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How How to make a composite air duct
Date Posted: Jul 1 2003
Author: #Rotor
Posting Type: Article
Category: Air and Heat Pipes
Page: 1 of 2
Article Rank:5 from 2 Readers
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Note: This is a legacy article, imported from old code. Due to this some items on the page may not function as expected. Links, Colors, and some images may not be set correctly.
How to make a composite air duct By: #Rotor

How to make a Composite Air Duct
By: #Rotor - Guest Writer              7/1/03

#Rotor is the proprietor of his own website (Superior Cooling Methodologies) who is also quite active in the ProCooling Pro/Forums helping folks most often in the waterblock design and construction area. He recently posted a thread about making your own composite ducting, and this drove me to ask him to write this for us. I see this idea/procedure as a killer thing for those who are looking to get the most out of quiet fans and quiet airflow. Thanks to #Rotor for this article, now enjoy his handy work :)

Intro-

A couple of years back I was busy building a little street-Rod out of an 1968 Daihatsu Berlina, this endeavor introduced me to the wonderful world of Fiber glass, as well as aerodynamic design. It is from there that I

now bring you a little procedure I developed while designing air-ducts for that particular project's engine compartment.

How to Make a Composite Shroud -


The Tools-

The tools required for this project are really nothing fancy.  A hacksaw or Dremel, an electric drill, a plastic cup for mixing resin in,  and a couple of drill-bits. A 1.25 inch hole-saw, is not required, but nice for making the corners of the flanges.  I use 6NC32 bolts for attaching the fan and so forth, so I have a tap handy to pre-thread the duct. A G-clamp is also very handy to have. The Dremel is loaded with a carbide cutting wheel, but any cutting disk should work just fine.

The metal file is for removing any burr's on the flange edges, so as to not hook into the stockings when mounting them. Sandpaper will do the job just as well.


Procurement-

A list of things to get.

  1. A Sheet of Plexiglas, 2-feet by 2-feet should be more than enough. Thickness of 3/16 inch gives a nice sturdy end result.
  2. Resin and the accompanied catalyst. This can be bought from any auto parts store.
  3. If not able to get used stockings, I envy you not... You will need to go do some "shopping" for that. :)
  4. Some nuts and bolts, hardware stores are good for those... That's It.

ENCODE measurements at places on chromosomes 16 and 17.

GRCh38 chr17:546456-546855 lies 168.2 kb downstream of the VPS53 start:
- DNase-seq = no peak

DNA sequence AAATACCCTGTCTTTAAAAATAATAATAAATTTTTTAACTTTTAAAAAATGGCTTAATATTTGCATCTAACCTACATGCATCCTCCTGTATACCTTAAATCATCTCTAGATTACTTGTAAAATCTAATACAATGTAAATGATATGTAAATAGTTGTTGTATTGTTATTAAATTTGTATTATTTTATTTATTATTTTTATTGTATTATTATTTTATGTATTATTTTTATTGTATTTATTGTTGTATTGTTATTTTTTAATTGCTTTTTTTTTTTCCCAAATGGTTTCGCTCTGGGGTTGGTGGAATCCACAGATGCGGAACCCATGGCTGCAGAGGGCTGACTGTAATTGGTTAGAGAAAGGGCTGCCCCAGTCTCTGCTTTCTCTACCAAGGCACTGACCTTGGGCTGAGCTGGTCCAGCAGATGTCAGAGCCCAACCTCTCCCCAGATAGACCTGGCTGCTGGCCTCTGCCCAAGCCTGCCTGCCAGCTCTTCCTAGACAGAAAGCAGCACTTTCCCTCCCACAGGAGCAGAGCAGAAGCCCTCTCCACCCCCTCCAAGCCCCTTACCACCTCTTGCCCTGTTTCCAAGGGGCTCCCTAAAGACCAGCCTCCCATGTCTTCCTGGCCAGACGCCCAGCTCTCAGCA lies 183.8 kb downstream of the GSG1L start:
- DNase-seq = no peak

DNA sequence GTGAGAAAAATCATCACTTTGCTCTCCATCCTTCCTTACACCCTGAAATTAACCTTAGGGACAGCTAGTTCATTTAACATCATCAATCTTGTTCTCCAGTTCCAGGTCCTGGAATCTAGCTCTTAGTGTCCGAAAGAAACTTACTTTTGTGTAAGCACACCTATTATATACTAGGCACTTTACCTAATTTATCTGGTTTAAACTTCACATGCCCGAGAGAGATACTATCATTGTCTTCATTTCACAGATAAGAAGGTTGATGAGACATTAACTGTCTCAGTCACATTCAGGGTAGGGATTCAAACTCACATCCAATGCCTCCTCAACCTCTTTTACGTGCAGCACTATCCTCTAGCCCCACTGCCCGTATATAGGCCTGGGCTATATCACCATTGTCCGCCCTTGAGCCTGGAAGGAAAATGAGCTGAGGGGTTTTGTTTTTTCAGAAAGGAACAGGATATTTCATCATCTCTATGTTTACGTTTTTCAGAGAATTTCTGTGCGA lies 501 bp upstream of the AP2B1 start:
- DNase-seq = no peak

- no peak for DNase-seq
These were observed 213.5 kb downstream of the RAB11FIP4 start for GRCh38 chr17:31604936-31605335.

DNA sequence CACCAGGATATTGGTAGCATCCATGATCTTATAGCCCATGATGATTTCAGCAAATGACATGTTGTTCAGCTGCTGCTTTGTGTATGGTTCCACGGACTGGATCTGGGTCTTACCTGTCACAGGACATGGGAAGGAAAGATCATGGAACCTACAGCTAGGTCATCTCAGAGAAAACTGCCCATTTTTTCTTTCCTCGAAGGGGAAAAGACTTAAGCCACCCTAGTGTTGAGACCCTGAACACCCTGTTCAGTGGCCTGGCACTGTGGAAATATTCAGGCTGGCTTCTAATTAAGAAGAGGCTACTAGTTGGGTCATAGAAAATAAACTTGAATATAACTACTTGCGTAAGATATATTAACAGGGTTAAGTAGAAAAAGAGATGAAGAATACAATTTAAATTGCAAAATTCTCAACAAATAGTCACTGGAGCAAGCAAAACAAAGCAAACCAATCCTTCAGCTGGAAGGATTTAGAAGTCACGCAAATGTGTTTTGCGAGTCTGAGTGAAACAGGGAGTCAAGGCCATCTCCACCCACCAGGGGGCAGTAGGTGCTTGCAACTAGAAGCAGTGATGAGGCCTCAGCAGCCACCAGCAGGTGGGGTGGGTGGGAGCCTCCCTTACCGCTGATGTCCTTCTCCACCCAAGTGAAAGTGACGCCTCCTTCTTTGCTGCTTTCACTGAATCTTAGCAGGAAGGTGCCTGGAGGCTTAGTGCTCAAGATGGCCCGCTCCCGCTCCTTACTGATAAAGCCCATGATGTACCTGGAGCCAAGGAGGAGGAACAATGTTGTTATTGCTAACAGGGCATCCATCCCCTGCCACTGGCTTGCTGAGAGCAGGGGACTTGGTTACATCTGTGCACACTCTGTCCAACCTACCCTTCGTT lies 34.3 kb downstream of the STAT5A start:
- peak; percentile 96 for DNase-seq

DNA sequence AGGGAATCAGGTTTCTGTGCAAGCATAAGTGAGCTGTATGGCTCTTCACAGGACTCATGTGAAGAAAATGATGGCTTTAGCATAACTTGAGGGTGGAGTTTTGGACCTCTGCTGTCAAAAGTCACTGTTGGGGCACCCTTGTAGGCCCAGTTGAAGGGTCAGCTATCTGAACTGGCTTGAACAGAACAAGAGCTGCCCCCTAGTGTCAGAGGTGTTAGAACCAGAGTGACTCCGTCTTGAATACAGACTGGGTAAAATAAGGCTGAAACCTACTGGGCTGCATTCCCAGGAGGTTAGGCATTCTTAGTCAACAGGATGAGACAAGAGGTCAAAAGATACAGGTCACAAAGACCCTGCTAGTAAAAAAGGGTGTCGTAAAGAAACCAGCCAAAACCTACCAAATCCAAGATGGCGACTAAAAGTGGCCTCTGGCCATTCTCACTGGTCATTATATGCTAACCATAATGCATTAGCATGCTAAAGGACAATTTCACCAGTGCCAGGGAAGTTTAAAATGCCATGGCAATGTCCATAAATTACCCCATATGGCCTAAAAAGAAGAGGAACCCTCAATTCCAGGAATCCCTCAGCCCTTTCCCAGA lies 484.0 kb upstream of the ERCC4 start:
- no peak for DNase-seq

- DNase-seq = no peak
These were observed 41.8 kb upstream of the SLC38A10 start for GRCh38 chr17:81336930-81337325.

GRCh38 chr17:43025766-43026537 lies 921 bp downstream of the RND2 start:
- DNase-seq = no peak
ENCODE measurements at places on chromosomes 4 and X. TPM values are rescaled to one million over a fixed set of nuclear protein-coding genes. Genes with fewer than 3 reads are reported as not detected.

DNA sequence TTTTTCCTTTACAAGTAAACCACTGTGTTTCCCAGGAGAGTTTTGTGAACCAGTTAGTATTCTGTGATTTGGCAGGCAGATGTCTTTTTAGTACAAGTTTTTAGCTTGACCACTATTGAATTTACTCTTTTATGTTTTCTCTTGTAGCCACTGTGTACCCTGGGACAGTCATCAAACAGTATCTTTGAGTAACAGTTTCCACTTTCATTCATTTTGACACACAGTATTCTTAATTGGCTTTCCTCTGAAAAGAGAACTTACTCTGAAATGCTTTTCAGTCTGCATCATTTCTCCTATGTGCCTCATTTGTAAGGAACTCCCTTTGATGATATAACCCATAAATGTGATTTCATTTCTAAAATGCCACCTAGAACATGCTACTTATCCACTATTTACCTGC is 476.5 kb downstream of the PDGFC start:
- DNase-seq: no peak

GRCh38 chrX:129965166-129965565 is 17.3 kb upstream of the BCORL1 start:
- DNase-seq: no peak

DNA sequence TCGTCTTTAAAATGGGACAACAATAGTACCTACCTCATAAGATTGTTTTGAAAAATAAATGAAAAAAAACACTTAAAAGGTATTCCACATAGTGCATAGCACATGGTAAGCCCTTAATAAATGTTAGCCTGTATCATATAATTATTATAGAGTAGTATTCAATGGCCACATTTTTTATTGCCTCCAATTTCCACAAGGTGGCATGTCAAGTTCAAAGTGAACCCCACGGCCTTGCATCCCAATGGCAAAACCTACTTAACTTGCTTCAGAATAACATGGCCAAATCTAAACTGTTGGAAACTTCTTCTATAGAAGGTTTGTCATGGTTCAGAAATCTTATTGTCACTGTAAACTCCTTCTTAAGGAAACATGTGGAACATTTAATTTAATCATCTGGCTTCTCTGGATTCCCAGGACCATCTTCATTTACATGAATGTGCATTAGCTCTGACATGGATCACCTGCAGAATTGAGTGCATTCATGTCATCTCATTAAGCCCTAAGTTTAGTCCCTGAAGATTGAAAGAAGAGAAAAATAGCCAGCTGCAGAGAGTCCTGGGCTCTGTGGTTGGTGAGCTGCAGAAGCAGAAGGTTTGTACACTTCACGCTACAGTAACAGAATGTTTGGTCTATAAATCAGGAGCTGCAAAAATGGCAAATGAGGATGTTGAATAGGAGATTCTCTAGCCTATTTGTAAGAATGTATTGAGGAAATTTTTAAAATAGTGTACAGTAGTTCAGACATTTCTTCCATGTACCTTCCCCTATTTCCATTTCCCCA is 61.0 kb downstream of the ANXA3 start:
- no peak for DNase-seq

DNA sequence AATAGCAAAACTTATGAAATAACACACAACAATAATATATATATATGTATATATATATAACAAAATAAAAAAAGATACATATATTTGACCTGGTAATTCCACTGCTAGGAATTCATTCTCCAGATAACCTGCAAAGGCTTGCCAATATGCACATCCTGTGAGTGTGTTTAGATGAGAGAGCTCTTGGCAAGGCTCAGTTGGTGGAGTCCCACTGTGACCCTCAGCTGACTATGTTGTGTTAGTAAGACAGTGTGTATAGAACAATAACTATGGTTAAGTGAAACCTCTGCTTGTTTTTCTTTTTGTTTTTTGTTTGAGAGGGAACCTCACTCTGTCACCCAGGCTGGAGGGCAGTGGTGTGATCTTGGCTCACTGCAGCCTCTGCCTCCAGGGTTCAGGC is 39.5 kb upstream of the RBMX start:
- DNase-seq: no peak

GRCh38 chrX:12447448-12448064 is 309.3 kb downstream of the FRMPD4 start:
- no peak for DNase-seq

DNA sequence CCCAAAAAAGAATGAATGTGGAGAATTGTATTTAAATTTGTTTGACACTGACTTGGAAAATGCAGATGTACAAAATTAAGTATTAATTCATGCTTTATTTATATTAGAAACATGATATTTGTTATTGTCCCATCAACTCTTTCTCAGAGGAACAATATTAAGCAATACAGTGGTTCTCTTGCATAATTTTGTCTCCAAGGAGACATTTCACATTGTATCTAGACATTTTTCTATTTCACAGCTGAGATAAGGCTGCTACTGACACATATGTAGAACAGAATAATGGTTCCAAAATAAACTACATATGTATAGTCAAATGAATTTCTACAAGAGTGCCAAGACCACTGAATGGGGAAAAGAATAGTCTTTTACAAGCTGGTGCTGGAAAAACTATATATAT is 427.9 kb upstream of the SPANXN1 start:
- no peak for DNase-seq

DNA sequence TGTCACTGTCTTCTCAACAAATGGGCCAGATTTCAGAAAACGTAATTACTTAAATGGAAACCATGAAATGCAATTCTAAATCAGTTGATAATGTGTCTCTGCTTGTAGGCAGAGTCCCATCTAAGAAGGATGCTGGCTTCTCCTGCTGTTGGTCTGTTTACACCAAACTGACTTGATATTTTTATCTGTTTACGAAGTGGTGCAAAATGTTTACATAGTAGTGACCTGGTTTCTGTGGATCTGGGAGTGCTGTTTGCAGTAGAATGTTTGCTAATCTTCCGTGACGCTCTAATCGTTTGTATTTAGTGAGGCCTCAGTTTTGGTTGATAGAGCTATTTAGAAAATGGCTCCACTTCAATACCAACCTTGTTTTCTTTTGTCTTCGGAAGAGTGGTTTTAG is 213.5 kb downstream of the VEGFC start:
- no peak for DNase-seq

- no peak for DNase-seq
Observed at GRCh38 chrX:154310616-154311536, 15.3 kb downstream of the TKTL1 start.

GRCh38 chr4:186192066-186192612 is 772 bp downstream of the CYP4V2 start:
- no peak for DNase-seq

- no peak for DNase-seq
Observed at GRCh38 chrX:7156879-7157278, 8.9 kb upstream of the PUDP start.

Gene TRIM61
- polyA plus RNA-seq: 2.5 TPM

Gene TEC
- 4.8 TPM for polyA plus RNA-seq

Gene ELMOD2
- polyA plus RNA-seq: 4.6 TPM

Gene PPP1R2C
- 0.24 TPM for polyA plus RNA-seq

Design / Cutting-

The design is actually very simple, and requires us to cut 2 flanges . The hole for the radiator is going to be 6 inches by 7.5 inches. The easiest way to do this, is to find the center of the flange by drawing a line from

each corner to it's opposing corner. Where they intersect, marks the spot. Then a protractor is used to draw two circles, as shown, the 6 inch circle indicated the long sides of the hole, the 7.5 inch, obviously the shorter sides. Now just draw lines parallel to the outer edge of the flange, to show where the hole need to be cut.

I opted to use a Dremel to do the cutting but you can use a hacksaw in a pinch. We are cutting the 120mm Fan flange first, the hole in the middle can be left uncut, untill the shroud is complete. Note that I made the flange 5mm bigger than required (125mm instead of 120mm) to give some work room to de-bur the edges if needed.

Cutting the hole into the radiator flange is a bit tricky. The way I find it to be easy, is by using the hole-saw, to cut holes on each corner. Then using the Dremel, just carefully cut the sides through. Be careful here, as to not brake the flange, especially where the frame is now much thinner.

The chamfered corners on the Lexan pieces are important for allowing the Silk-stoking to blend nicely and makes it much easier to reposition the flange. Use a file (no, the metal one) for this, or a belt sander if you have one.  The end result should look something like the picture to the right. 


The Stocking / Shaping the Duct-

Now cut two or three similarly sized pieces of stocking, big enough to fit over the large flange. I find masking tape to work very well for holding the stocking in place. The stocking is not there for strength, only for creating the desired shape. A two layer composite seems to give enough rigidity for the shroud to be stiff enough to be used in most cases, but a three layer composite would be ideal and is what we are using in this shroud.

Start with the 4 corners, and then work your way round, until you have a nice even stretch. Do one layer at a time. once this is done, you should have a nice even looking layer covering the one side of the flange. This is the side that will form the inside of the shroud.

Put the fan's flange on a support structure to fit your need (height, angle, etc...). Then take the radiator side, with the stocking over it, and put it on top. by using 2 appropriately massed weights, on either end, have the radiator's frame stretch down to the desired position. Make sure everything is properly aligned.

In this example, I'm having the fan on a slight incline, so as to miss some annoyingly large PCI cards in my rig. This is where the customization possibilities of the method will come in real handy.

Lets Start Goop'n this thing up!

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